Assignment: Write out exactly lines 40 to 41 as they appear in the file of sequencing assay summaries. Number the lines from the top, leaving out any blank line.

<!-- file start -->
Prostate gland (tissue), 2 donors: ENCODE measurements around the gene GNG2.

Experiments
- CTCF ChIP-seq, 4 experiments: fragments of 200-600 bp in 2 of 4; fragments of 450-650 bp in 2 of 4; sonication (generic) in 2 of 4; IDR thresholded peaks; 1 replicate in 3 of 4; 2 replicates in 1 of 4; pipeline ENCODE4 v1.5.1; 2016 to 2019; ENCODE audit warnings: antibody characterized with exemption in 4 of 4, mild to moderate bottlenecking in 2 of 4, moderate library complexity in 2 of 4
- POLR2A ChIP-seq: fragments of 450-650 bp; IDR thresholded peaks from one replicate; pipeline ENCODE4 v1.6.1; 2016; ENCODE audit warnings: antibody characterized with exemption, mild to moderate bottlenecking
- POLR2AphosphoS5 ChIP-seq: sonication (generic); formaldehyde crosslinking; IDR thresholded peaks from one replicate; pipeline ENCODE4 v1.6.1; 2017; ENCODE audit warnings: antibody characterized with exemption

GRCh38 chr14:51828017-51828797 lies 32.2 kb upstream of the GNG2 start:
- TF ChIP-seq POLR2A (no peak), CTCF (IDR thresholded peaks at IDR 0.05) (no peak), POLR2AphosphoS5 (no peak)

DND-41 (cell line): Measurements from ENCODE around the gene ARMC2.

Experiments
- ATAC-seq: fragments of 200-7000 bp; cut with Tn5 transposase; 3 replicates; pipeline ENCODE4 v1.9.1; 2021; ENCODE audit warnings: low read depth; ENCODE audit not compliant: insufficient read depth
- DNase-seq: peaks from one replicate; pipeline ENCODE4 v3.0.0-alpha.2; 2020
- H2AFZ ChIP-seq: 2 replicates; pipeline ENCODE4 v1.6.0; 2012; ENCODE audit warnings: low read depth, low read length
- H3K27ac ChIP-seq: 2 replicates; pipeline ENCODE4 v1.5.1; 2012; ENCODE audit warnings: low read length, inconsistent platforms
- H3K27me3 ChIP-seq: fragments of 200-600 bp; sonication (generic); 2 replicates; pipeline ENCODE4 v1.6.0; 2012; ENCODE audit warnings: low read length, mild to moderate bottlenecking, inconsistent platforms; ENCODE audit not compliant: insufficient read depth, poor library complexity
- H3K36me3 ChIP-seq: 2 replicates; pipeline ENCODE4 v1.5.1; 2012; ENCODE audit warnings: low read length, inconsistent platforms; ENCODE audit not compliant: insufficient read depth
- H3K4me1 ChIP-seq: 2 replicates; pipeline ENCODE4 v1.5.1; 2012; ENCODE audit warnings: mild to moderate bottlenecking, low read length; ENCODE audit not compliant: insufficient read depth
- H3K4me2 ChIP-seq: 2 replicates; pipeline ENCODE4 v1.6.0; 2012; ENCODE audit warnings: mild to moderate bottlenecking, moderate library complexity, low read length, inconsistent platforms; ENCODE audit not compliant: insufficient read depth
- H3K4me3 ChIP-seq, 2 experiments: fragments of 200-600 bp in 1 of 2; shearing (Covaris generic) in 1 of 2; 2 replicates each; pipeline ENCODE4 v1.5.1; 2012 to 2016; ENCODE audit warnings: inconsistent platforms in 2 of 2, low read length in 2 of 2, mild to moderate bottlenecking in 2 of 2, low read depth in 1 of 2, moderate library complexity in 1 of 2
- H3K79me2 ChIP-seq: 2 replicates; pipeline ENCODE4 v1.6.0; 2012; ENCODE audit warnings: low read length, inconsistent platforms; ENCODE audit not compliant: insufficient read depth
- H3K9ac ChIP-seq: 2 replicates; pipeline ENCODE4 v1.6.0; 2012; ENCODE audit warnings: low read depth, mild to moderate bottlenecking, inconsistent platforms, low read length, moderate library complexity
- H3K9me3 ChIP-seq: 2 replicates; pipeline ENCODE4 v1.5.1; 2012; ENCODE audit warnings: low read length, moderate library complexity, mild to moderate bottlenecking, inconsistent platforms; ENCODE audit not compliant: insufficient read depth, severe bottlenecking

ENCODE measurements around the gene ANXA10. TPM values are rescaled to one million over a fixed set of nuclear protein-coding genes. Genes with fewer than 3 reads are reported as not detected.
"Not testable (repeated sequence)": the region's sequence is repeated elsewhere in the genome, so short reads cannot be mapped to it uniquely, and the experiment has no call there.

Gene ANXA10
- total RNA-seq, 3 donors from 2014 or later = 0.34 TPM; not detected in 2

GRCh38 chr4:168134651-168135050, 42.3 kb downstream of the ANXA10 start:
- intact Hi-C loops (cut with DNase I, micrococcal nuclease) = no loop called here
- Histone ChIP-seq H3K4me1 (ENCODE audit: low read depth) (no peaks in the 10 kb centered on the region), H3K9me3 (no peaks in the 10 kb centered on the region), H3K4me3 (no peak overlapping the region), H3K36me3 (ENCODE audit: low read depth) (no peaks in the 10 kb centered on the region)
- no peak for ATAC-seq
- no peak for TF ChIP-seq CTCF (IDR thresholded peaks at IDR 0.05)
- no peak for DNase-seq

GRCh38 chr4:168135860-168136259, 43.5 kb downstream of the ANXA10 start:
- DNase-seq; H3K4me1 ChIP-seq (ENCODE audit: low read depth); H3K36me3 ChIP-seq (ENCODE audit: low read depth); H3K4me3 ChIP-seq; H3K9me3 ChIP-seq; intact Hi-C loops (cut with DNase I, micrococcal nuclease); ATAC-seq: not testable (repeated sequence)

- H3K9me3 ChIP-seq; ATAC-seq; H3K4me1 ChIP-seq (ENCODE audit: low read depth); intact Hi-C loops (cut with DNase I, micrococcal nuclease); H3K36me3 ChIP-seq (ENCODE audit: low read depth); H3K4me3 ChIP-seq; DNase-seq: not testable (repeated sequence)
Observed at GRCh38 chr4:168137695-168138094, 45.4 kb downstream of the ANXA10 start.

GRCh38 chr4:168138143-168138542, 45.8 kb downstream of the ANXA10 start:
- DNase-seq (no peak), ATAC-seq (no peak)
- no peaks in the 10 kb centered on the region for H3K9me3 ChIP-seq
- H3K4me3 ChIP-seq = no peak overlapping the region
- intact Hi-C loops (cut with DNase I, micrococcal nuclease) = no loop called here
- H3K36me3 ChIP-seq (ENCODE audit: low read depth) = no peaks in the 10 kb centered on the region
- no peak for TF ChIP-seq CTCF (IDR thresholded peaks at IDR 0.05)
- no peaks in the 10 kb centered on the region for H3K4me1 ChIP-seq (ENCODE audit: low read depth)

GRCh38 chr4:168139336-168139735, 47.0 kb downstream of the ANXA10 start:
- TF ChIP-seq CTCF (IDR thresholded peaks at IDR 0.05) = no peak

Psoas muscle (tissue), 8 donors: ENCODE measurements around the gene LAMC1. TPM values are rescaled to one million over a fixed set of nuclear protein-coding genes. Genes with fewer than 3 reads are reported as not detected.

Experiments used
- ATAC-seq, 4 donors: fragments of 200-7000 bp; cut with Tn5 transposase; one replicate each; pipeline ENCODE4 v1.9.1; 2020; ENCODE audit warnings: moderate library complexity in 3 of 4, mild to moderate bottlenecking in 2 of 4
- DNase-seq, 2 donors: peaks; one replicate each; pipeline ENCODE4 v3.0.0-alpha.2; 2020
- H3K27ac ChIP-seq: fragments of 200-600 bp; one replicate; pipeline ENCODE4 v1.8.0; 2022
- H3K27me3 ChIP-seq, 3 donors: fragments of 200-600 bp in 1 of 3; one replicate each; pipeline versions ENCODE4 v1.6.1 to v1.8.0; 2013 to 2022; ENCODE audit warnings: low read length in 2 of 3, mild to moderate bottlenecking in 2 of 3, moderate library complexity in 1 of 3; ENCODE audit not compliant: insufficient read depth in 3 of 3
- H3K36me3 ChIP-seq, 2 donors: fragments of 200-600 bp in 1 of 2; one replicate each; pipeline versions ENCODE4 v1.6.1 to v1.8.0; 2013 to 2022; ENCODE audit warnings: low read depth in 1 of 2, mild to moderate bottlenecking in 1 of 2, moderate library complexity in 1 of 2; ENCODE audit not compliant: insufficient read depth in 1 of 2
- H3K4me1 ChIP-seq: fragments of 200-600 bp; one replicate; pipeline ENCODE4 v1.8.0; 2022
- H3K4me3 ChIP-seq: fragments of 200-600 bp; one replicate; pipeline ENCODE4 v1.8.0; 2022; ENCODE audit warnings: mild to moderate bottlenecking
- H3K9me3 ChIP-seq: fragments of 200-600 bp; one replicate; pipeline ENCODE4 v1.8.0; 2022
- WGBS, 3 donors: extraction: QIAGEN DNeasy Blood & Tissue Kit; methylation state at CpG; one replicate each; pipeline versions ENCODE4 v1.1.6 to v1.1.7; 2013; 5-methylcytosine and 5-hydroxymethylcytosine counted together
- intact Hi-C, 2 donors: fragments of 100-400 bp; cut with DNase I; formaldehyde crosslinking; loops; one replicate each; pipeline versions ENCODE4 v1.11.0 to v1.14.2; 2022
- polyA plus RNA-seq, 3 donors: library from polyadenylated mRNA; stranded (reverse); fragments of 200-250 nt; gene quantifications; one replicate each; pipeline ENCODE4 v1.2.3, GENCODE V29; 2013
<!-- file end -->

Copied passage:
- intact Hi-C loops (cut with DNase I, micrococcal nuclease) = no loop called here
- H3K36me3 ChIP-seq (ENCODE audit: low read depth) = no peaks in the 10 kb centered on the region